I visited the Memorial Cathedral for World Peace in Hiroshima in March 2014.
In Hiroshima, not far from the park Shukkei-en, lies the Memorial Cathedral for World Peace. This beautiful church, its design based on monasteries in the middle ages, was built thanks to the effort of father Hugo Lasalle. Continue reading →
Today Hiroshima is once again a vibrant city. At night its streets fills with people going to a restaurant, bar or pachinko parlour. Its streets are noisy, packed with people. During the weekend it can be hard to find a table at a restaurant. There are hardly any signs of the atomic bombing left. With some exceptions, only the Memorial Peace Park and Genbaku stand as a remainder of what happened seventy years ago. Continue reading →
I visited Hiroshima Peace Memorial Museum in march 2014.
On August 6, 1945, the atomic bomb Little Boy exploded over the city of Hiroshima. The explosion killed over 70.000 people instantly. For those who survived the bomb, the future seemed uncertain and grim. Even before the atomic explosion, the common people of Japan had suffered. The military confiscated most of the rice and other foodstuff from the peasants, who were forced scavenge for whatever could be eaten to survive.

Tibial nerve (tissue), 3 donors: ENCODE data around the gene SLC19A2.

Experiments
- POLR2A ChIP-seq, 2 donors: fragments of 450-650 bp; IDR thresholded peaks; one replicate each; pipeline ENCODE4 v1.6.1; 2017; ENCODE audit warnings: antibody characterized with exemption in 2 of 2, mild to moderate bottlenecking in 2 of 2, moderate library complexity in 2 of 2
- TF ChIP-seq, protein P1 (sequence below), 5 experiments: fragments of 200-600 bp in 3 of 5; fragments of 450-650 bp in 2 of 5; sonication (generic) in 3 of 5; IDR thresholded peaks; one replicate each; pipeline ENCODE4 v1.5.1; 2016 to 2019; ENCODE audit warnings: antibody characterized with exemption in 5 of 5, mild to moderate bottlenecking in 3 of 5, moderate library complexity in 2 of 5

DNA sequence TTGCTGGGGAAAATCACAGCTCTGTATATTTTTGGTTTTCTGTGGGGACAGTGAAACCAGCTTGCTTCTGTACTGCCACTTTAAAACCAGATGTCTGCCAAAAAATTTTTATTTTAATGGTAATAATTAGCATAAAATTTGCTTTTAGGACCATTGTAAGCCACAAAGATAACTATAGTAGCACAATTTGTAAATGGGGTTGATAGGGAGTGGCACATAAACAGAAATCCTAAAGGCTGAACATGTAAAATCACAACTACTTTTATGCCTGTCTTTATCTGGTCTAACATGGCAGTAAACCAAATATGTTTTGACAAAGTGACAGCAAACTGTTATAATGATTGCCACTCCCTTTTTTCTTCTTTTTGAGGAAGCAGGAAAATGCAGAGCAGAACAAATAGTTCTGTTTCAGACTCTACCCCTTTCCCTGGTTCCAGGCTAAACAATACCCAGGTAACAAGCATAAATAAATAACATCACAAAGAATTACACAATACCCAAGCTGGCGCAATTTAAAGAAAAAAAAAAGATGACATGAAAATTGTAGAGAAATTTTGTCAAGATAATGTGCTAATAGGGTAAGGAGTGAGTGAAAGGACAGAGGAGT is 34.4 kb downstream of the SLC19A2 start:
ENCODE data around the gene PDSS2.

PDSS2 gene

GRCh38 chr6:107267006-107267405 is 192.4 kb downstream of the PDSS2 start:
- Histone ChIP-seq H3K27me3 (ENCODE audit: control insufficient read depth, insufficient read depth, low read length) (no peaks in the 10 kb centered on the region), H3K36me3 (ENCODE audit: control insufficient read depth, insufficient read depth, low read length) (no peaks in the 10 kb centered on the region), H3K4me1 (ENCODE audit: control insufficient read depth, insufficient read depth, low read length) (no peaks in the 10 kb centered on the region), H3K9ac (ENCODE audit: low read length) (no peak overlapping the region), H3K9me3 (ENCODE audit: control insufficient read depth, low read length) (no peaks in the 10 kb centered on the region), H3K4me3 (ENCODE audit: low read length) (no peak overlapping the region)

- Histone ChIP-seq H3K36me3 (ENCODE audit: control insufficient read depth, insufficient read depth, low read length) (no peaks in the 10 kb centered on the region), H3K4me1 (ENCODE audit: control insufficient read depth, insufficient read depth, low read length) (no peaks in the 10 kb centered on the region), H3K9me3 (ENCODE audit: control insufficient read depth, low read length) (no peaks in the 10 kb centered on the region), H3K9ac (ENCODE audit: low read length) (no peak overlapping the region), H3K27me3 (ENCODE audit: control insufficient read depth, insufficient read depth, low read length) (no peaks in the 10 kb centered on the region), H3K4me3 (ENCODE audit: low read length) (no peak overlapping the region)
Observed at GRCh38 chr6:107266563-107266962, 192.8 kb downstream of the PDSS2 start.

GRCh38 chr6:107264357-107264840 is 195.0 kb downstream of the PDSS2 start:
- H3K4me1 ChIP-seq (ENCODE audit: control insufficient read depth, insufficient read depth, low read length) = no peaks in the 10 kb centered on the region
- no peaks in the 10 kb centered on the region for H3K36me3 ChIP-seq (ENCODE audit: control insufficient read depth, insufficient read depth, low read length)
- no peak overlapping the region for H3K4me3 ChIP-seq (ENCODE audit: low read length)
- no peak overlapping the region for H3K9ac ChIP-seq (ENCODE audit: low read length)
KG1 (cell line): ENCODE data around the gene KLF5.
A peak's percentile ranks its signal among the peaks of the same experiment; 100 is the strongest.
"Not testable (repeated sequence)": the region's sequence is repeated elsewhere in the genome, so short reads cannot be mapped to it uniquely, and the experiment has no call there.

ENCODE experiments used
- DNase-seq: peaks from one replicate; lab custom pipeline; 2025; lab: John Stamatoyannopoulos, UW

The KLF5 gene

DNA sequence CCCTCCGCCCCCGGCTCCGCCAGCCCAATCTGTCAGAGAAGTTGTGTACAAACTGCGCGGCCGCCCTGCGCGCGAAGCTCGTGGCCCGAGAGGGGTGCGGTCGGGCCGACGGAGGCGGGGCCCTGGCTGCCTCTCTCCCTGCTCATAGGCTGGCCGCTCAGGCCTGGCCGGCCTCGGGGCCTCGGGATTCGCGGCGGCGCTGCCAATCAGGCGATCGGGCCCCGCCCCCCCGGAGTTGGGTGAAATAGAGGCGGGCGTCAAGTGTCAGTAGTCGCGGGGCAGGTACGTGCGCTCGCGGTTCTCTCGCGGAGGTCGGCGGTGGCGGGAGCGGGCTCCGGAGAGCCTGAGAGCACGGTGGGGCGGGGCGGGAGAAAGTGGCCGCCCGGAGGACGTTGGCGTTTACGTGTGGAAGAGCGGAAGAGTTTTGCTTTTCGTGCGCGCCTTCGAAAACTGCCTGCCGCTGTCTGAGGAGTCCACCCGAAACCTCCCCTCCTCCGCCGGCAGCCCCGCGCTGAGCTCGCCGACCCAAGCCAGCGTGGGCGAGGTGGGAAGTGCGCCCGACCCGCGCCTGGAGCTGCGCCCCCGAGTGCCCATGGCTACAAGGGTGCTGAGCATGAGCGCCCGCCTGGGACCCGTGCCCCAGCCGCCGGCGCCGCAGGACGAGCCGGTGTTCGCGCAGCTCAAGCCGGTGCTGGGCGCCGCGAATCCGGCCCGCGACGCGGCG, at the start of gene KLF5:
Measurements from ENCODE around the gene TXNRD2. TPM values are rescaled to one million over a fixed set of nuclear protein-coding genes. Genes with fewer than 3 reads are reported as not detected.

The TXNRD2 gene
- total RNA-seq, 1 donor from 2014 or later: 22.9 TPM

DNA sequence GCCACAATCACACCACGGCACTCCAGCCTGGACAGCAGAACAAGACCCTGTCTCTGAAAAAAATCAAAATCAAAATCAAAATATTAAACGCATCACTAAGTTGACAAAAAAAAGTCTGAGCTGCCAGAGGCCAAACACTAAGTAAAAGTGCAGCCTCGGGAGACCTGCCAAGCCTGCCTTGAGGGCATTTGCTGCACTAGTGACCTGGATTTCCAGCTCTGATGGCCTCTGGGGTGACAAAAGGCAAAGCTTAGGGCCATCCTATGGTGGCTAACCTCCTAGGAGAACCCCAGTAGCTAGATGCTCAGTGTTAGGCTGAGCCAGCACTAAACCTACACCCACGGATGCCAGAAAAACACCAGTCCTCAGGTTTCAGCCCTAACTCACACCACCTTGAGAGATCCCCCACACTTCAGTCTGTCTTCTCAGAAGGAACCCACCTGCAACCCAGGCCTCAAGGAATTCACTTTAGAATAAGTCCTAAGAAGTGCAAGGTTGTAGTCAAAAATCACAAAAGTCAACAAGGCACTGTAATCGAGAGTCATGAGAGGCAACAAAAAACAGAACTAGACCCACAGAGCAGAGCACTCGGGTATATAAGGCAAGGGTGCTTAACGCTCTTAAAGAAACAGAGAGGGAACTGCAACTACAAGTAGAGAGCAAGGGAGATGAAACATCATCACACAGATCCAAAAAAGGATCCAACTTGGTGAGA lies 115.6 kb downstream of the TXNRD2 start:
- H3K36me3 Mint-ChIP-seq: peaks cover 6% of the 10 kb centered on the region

I visited the Genbaku (A-bomb) Dome in Hiroshima in March 2014.
On August 6, 1945, an atomic bomb was used in war for the first time in history. At 8:16 in the morning, the uranium-type bomb ‘Little Boy’ exploded over the city of Hiroshima, Japan. The destruction was massive.
Little Boy had its uranium divided in two, and used an explosion of gun powder to make the two parts crash into each other and reach critical mass for a nuclear chain reaction. This chain reaction in only one kilogram of uranium caused a nuclear explosion equal to 16 kilotons of TNT.
On August 6,1945, at 2:45 am, the plane Enola Gay and two others set out from Tinian, a small pacific island in the Marianas. Ten days earlier, the Allies had issued the Potsdam Declaration, calling for the unconditional surrender of Japan, or the country would face ‘prompt and utter destruction.’ In the hold of Enola Gay was the instrument to deliver that destruction. Continue reading →